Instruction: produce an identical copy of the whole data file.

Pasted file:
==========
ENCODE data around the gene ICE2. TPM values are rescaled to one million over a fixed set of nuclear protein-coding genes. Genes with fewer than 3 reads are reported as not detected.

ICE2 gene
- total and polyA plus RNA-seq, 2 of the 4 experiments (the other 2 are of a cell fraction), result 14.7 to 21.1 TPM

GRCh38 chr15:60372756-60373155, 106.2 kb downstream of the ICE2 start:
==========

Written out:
ENCODE data around the gene ICE2. TPM values are rescaled to one million over a fixed set of nuclear protein-coding genes. Genes with fewer than 3 reads are reported as not detected.

ICE2 gene
- total and polyA plus RNA-seq, 2 of the 4 experiments (the other 2 are of a cell fraction), result 14.7 to 21.1 TPM

GRCh38 chr15:60372756-60373155, 106.2 kb downstream of the ICE2 start: